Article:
Originating in Nashua, Pressed Cafe now sports six locations in the New Hampshire and Massachusetts area, with two more on their way at the time of our visit. Their Newton, MA location is pretty sizable, with plenty of both outdoor and indoor seating space (the front ordering area can become a bit cramped when the place gets busy.)
Do you need a Keto meal? Vegan? Paleo? Well, Pressed Cafe offers options for pretty much all diets, with an Israeli twist, sporting menu items like a Jerusalem Mezze Plate (including Israeli Salad, Chickpea Salad, Hummus, Labneh and Matbukha), Shakshuka, and Jerusalem Tuna Panini.
I went with their Sabich (Grilled Eggplant, Hummus, Hard Boiled Egg, Cukes, Tomatoes, Amba Sauce, Tahini Drizzle and Schug on a Pita) and needed help finishing it, being so large. My spouse went with the Spanish Burrito (including cheddar, potatoes, onions and peppers, avocado, black bean spread and salsa) was pretty happy as well. Add in a number of smoothies and coffee drinks, and you have a pretty solid concept that we thought could do quite well in a lot of places, including the Buckeye State and Columbus.
Our other notable breakfast can be defined by that bagel/coffee ratio I mentioned in a previous post. We came into Needham’s Cafe Fresh Bagel about the same time as the local morning rush to get to work had started, but as we found out the crew was a well oiled machine, cranking out bagel and coffee orders with efficiency.
The bagel boiling kettle off to the back promised a great bagel, so we took a chance on some day-old bagels for later breakfast and we were not disappointed either them or the bagels we bought for our morning meal. The coffee was serviceable but it was caffeinated; the latter quality was what really counted for our long road trip back to Ohio.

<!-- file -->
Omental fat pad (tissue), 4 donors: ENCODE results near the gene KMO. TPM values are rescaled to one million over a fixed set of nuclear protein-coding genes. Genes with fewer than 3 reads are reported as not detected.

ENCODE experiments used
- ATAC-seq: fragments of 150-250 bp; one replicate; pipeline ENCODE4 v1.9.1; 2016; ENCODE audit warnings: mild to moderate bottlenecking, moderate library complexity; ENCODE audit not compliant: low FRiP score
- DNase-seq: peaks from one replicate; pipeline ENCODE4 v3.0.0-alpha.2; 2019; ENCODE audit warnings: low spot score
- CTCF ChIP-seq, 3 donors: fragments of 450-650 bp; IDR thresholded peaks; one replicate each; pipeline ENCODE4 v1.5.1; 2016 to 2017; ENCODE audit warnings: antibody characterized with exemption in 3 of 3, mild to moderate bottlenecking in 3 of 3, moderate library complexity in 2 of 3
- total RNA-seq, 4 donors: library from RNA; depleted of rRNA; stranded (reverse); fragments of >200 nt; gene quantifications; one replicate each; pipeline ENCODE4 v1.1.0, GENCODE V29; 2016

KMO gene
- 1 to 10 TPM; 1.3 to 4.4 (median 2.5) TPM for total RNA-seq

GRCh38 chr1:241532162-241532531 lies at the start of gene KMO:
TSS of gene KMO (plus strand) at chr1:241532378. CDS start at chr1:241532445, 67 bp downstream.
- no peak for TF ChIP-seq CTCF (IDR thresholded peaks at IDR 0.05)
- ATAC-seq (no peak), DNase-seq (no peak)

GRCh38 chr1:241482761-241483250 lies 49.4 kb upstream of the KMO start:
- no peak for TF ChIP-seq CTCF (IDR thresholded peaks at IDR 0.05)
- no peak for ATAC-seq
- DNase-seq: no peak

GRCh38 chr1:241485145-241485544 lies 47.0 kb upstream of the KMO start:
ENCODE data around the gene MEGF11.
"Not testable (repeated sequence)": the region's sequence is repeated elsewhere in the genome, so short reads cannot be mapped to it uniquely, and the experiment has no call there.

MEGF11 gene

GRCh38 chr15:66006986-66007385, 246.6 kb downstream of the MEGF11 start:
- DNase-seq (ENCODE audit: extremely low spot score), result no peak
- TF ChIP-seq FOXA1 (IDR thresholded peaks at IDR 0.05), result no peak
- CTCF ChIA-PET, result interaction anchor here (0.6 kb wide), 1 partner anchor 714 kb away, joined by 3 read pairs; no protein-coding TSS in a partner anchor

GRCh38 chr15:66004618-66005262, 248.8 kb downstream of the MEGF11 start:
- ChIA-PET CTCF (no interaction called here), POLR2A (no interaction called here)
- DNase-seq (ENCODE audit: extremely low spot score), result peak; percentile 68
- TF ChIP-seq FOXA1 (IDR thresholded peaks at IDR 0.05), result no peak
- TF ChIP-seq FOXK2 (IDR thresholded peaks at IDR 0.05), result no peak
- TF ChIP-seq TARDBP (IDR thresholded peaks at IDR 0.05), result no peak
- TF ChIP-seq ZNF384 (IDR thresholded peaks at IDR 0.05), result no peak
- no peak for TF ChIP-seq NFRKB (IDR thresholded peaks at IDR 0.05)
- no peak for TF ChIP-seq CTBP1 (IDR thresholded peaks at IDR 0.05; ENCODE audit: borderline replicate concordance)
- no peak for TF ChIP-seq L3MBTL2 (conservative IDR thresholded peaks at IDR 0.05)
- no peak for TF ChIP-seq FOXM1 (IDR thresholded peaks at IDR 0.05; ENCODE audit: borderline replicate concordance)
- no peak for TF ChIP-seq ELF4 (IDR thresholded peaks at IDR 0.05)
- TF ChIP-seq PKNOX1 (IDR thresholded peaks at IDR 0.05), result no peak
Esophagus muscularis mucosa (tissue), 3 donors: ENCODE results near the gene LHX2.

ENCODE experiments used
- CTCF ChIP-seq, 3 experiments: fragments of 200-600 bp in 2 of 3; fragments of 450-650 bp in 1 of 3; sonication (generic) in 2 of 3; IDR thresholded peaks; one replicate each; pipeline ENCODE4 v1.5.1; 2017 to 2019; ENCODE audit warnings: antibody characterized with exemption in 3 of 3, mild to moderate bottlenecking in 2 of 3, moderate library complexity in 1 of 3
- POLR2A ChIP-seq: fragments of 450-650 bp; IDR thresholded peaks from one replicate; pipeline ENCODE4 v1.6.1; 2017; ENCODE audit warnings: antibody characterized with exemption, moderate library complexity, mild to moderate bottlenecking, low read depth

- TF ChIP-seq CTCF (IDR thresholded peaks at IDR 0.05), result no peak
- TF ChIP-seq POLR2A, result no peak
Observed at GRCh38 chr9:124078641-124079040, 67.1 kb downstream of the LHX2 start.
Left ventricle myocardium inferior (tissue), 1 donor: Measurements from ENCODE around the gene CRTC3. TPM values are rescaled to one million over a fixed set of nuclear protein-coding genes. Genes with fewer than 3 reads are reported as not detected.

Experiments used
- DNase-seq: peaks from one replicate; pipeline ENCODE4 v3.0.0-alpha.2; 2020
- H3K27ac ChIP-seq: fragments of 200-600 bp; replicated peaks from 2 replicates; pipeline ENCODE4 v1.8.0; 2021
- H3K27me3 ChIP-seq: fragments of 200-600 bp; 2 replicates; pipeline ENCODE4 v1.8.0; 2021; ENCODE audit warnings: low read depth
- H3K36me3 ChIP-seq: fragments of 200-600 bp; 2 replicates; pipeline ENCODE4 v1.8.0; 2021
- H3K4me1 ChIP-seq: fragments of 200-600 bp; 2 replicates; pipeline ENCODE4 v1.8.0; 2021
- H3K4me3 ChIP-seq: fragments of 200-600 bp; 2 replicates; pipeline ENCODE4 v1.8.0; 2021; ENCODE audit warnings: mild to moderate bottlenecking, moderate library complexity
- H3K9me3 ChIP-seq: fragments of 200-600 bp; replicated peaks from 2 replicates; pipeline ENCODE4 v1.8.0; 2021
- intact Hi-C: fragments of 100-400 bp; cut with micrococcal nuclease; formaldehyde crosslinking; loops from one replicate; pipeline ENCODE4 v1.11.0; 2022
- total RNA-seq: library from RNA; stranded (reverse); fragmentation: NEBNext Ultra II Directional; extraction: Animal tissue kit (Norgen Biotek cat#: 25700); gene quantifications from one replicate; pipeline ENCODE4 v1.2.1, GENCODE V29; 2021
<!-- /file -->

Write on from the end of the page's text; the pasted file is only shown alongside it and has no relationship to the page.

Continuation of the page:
Pressed Cafe | 300 Needham St, Newton, MA 02459 | Tel: (857) 404-0192
Cafe Fresh Bagel | 896 Highland Ave, Needham, MA 02494 | Tel: (781) 444-7444
Random Notes: We’ve walked through and driven in a fair number of crowded metropolitan areas, and by far Boston’s was the most challenging we’ve encountered so far. In other words, don’t expect a last minute trip into the downtown area to see the area’s numerous historic sites and attractions unless you’re willing to fork over a small fortune for whatever parking might be available. Compounding things were Google’s traffic GPS instructions, which turned out to be pretty useless in downtown proper.
The experience was sometimes frustrating but not something in the end we regret: we actually got a chance to grab the lay of the land, including drive-by looks at landmarks like Fenway Park, and our next trip in to visit Boston’s historic sites along the Freedom Trail and similar will either by transit or done with a hotel reservation in downtown itself.
The traffic monster later got to us near Everett, MA, on our way to Night Shift Brewing, what turned out to be one of two brewery stops in The Bay State (we also tried to visit Notch Brewing in Salem, but they were closed on the day of our visit – alas, next time.) Google Maps’ directions didn’t really handle the traffic circle well and what should’ve been 20 minute trip took twice as long. Never was a beer so much appreciated afterward. From what was too brief a visit, Night Shift Brewing, with ample outdoor seating and a lineup that leans toward hazy IPAs but sports other things like craft lagers and Berliner Weisse styles, is a place we’ll need to visit again for a more lengthy visit.
We did get in some quick Revolutionary War era sightseeing when we dropped into Concord and walked through Minuteman National Historical Park. Even if you drop by before official opening hours like we did, there are no restrictions to seeing sites like the Old North Bridge, where the first shots between the British and Colonists were exchanged, and the exterior of the Old Manse, which served as the town’s center for all things political and literary for more than a century.